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Bulldozed In Chongqing

November 21, 2011

Caixin Weekly: China Economics & Finance (Caixin Media)
-  Wednesday, November 16, 2011, 08:57 AM

Over Beijing´s objections, a local government and developer China Overseas
uprooted farmers while pushing ahead with a villa-resort project
By staff reporter Deng Hai | 1229 words

Bulldozers froze in their tracks in April after the Ministry of Land and
Resources declared the Lixianghu residential-commercial-resort project
outside Chongqing in violation of China's land-use regulations. What had
been a bustling construction site for more than a year fell silent after
the ministry chastised and slapped developer China Overseas Holdings Ltd.
with a 4.1 million yuan fine. With clearing completed on only about two
percent of the 1,561 targeted hectares - much of it cultivated by family
farmers for generations - the ministry's order pointed to a possible
collapse for the 16 billion yuan project. But just eight weeks later, the
bulldozers were rolling again. China Overseas said it paid the fine. And
thanks to the developer's cozy relations with local government officials,
who never signed off on the stop order, the ministry's directive proved
temporary. Sources told Caixin that the ministry's Chongqing municipal
branch apparently chose not to continue enforcing the order from their
Beijing superiors. And Nanchuan District officials in whose jurisdiction
the project is located continued supporting China Overseas even after the
ministry's action led to Communist Party penalties for eight district
officials, handed down by the party's Central Committee for Discipline
Inspection. News that farmers were losing land to the developer's
bulldozers even after the central government's penalties eventually
reached the ministry's headquarters, and a team of Beijing officials
visited the site in September. Farmers told the officials that China
Overseas' construction crews had tried to hide their recent work from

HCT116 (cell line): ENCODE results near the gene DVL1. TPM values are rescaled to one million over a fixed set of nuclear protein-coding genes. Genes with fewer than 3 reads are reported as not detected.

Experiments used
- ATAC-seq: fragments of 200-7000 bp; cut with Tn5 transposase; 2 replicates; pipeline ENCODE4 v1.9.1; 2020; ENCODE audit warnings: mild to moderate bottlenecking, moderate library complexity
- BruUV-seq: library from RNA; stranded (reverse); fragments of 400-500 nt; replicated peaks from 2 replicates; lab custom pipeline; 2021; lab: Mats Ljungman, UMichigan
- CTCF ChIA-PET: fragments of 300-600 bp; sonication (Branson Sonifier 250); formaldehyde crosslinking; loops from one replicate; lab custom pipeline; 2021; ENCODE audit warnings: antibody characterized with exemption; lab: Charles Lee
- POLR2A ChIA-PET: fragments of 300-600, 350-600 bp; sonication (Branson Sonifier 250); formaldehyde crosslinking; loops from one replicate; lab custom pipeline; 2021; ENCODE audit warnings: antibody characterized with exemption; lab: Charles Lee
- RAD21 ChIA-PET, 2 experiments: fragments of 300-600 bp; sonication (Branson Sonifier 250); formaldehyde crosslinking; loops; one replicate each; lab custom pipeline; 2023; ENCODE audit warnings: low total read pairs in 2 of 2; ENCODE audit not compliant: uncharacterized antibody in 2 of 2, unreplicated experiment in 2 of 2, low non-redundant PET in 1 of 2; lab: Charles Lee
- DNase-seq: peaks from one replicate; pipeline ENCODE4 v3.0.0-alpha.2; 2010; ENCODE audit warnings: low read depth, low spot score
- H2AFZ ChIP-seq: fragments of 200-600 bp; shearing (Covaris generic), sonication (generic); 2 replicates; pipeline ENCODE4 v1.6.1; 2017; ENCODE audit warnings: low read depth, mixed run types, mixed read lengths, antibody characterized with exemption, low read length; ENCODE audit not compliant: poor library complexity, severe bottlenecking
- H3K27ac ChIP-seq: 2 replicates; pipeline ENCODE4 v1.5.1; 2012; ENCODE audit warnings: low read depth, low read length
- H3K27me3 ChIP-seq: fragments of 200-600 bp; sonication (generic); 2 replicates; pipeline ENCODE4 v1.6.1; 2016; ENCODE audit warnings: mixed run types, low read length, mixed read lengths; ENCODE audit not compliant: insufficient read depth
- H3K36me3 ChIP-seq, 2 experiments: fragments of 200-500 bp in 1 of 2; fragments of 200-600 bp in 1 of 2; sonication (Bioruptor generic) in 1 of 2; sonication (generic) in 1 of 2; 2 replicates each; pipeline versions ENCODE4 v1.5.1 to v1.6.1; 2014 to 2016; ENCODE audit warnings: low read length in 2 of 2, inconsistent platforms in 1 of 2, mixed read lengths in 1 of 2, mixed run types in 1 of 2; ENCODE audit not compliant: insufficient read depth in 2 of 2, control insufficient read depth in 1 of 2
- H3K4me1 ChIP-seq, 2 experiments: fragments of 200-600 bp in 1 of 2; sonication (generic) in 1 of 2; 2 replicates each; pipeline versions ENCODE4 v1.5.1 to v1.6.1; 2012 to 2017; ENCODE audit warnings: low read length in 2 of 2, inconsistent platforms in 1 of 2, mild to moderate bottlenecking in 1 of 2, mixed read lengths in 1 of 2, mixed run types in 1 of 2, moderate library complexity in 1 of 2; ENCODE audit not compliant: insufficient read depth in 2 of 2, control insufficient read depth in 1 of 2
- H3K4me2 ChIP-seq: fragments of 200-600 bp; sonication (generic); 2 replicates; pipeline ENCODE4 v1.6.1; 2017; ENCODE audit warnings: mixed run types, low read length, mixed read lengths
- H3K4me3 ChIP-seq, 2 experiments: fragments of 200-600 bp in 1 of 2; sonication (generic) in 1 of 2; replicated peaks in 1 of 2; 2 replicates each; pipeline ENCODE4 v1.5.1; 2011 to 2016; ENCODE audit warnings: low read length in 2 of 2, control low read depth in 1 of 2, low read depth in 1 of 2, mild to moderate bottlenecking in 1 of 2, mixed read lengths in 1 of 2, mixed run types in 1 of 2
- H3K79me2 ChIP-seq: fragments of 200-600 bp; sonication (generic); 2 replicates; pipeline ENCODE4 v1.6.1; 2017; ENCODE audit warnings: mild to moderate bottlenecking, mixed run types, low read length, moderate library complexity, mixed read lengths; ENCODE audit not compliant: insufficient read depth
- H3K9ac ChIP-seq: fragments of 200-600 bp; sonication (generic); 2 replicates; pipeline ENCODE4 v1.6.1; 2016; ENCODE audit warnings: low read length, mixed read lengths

government satellite cameras, which routinely monitor development sites in
China to thwart illegal land grabs. Concrete slabs had been covered with
soil and grass, they said. Wu Weiguo, head of the Nanchuan Land Bureau's
Law Enforcement Unit, denied work had resumed at the site. Instead,
responding to farmer accusations of a cover-up, Wu said the developer was
obeying the ministry's order by reversing its work on illegally cleared
land, so that it could be cultivated again. A China Overseas official told
Caixin that its contractors were carrying out "rectification and reform"
on a "dangerous slope" near a highway right-of-way that had been legally
obtained, and that led to the Lixianghu site. The reclamation effort had
started in September, Wu said, because "it was too hot between April and
August." Nice Views State-owned China Overseas was selected over several
dozen other developers seeking Nanchuan government permission to replace
the scenic area's farms. This picturesque region includes a lake with 38
peninsulas and islands in the shadow of mountains and scenic areas, such
as Nanchuan Golden Buddha and Wulong Fairy Hill. In August 2008, China
Overseas and the district government signed a comprehensive agreement for
the Lixianghu project, 59 kilometers via expressway from Chongqing's city
limits. The plan called for an upscale, urban-rural investment project
with an eco-tourism twist, modeled after resorts in Switzerland. China
Overseas planners drew up blueprints for villas, parks, sports facilities,
an 18-hole golf course, a hunting zone and a 258-bed, five-star hotel. In
addition to development rights, the company received 200 free hectares

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